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Re: line-height: normal and multiple descendant font sizes

From: Glenn Adams <glenn@skynav.com>
Date: Sun, 20 Oct 2013 11:46:48 -0600
Message-ID: <CACQ=j+cGagtyAtyxWsHKkW0+rY=oF4_6_kuD8jGo3+3noM0NnA@mail.gmail.com>
To: "L. David Baron" <dbaron@dbaron.org>
Cc: W3C Style <www-style@w3.org>
On Sat, Oct 19, 2013 at 2:18 AM, L. David Baron <dbaron@dbaron.org> wrote:

> On Thursday 2013-10-17 10:52 -0600, Glenn Adams wrote:
> > In CSS2.1, we have the following in Section 10.8.1:
> >
> > "When an element contains text that is rendered in more than one font,
> user
> > agents may determine the 'normal'
> > 'line-height'<http://www.w3.org/TR/CSS2/visudet.html#propdef-line-height
> >
> > value
> > according to the largest font size."
> >
> > I'm curious if any UA actually implements this. I have tested Chrome,
> > Opera, and Safari UAs, and none of these UAs seems to use the largest
> font
> > size (of descendant fonts).
> >
> > My test consisted of the following fragment:
> >
> > <p style="line-height: normal">
> > <span style="font-size: 12pt; border: 1px solid #C0C0C0">X</span></br>
> > <span style="font-size: 36pt; border: 1px solid #C0C0C0">X</span></br>
> > <span style="font-size: 18pt; border: 1px solid #C0C0C0">X</span></br>
> > </p>
> >
> > If a UA implements the above language, then I would expect that each of
> the
> > three lines be assigned a single line height (of 36pt), where the leading
> > on each line is computed according to the following language:
> >
> > "Still for each glyph, determine the leading L to add, where L =
> > 'line-height' <
> http://www.w3.org/TR/CSS2/visudet.html#propdef-line-height>
> >  - AD. Half the leading is added above A and the other half below D,
> giving
> > the glyph and its leading a total height above the baseline of A' = A +
> L/2
> > and a total depth of D' = D + L/2."
> >
> > Also, I should note that "the largest font size" is ambiguous in the
> above
> > language, since it might mean:
> >
> >    1. largest font size of descendant non-replaced elements, i.e.,
> >    descendants only;
> >    2. largest font size of descendant non-replaced elements and element
> (on
> >    which line-height of 'normal' is specified), i.e., descendants and
> self.
>
> This sentence is not intended to refer to text inside descendant
> elements, only text in the element itself.  That could certainly be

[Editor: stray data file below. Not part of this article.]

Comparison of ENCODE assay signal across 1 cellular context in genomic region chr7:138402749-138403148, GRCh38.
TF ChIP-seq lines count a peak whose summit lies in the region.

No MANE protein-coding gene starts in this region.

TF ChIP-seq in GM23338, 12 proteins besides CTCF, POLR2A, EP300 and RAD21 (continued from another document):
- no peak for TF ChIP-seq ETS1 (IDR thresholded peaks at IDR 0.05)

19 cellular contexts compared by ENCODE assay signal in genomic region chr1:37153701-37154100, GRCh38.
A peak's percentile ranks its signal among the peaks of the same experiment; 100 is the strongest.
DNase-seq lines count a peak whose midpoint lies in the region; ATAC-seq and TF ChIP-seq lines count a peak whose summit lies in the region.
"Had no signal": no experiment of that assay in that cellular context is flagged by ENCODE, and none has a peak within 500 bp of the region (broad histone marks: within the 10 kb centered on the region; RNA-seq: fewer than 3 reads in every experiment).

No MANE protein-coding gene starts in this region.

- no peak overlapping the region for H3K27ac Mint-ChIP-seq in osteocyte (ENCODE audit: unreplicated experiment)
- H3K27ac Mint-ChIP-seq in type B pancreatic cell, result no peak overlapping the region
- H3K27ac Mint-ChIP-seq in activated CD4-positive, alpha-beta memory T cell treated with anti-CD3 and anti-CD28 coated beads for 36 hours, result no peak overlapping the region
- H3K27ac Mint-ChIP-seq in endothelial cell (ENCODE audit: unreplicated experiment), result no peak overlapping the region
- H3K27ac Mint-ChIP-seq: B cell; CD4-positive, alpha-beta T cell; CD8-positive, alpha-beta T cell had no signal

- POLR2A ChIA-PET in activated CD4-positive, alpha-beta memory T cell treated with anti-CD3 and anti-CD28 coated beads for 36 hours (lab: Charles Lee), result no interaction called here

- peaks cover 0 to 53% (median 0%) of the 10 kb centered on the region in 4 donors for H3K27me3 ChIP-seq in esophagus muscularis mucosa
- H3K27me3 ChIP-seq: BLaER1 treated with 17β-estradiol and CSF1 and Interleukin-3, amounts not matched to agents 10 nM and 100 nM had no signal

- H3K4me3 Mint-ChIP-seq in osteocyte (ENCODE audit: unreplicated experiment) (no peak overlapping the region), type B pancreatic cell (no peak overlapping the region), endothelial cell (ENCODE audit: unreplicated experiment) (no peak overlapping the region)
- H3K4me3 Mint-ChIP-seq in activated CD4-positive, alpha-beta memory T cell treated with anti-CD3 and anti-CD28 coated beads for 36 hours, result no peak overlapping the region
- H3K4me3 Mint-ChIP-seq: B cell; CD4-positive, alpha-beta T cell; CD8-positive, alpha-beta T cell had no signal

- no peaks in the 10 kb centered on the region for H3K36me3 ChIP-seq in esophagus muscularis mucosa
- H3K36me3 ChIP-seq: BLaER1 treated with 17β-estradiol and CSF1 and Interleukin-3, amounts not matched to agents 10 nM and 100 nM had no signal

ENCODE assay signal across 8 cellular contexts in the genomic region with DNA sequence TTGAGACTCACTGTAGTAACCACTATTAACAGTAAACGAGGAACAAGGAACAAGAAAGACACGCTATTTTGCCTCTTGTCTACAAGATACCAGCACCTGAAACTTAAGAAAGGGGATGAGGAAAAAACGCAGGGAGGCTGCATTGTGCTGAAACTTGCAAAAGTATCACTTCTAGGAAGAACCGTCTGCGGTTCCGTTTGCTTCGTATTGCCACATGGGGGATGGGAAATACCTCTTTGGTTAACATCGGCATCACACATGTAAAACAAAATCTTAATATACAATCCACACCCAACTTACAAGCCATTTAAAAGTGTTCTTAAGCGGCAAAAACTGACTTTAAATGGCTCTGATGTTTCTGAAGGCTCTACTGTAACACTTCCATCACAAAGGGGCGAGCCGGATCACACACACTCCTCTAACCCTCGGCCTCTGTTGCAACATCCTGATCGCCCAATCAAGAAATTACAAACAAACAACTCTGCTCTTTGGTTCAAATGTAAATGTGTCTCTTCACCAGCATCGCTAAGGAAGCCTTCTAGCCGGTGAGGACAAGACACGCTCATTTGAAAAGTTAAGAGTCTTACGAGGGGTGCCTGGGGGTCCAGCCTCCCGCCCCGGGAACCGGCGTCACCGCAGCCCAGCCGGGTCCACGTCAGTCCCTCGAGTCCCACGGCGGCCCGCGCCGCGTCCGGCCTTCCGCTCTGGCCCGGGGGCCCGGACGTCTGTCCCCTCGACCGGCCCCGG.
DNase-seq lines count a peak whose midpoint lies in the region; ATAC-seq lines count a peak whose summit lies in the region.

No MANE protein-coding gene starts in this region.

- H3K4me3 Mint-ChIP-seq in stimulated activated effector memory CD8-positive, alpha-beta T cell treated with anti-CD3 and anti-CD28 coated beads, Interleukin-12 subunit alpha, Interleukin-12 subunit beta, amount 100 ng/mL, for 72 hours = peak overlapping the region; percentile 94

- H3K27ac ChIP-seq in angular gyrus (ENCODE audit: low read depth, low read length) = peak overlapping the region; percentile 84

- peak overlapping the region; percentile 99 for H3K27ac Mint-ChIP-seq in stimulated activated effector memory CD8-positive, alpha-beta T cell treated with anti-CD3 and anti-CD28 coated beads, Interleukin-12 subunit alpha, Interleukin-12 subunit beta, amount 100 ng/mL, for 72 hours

> clearer.
>
> What it's referring to is that the font matching algorithm is
> per-character, so different fonts might be used for different
> characters within the element.  These fonts might have different
> sizes (due to unavailability of some font sizes with bitmap fonts)
> or might have font metrics that suggest different normal line
> heights, or (a case the spec doesn't cover) might have font metrics
> that suggest that normal line height has different positions
> relative to the baseline.
>

I've did some research on Blink/Webkit, and both resolve line-height
'normal' on a block element to a single value that is used by the
subsequent process of computing each line box's height:

resolvedLineHeight = *ascent* + *descent* + *leading*

where the dependent variables are based only on metrics obtained from the
font associated with the single computedFontFamily associated with the
block.

The value of *leading* here is based on a per-platform-font metric, e.g.,
on Windows the TEXTMETRICS.tmExternalLeading field, on Mac,
CTGetFontLeading(), etc.

Does FF use this same strategy? If all UAs use the same strategy, I wonder
(again) if we should remove the language about "may [use] largest font
size"?



>
> As Alan points out, the test isn't testing the quoted text.
>
> -David
>
> --
> 𝄞   L. David Baron                         http://dbaron.org/   𝄂
> 𝄢   Mozilla                          https://www.mozilla.org/   𝄂
>              Before I built a wall I'd ask to know
>              What I was walling in or walling out,
>              And to whom I was like to give offense.
>                - Robert Frost, Mending Wall (1914)
>
Received on Sunday, 20 October 2013 17:47:36 UTC

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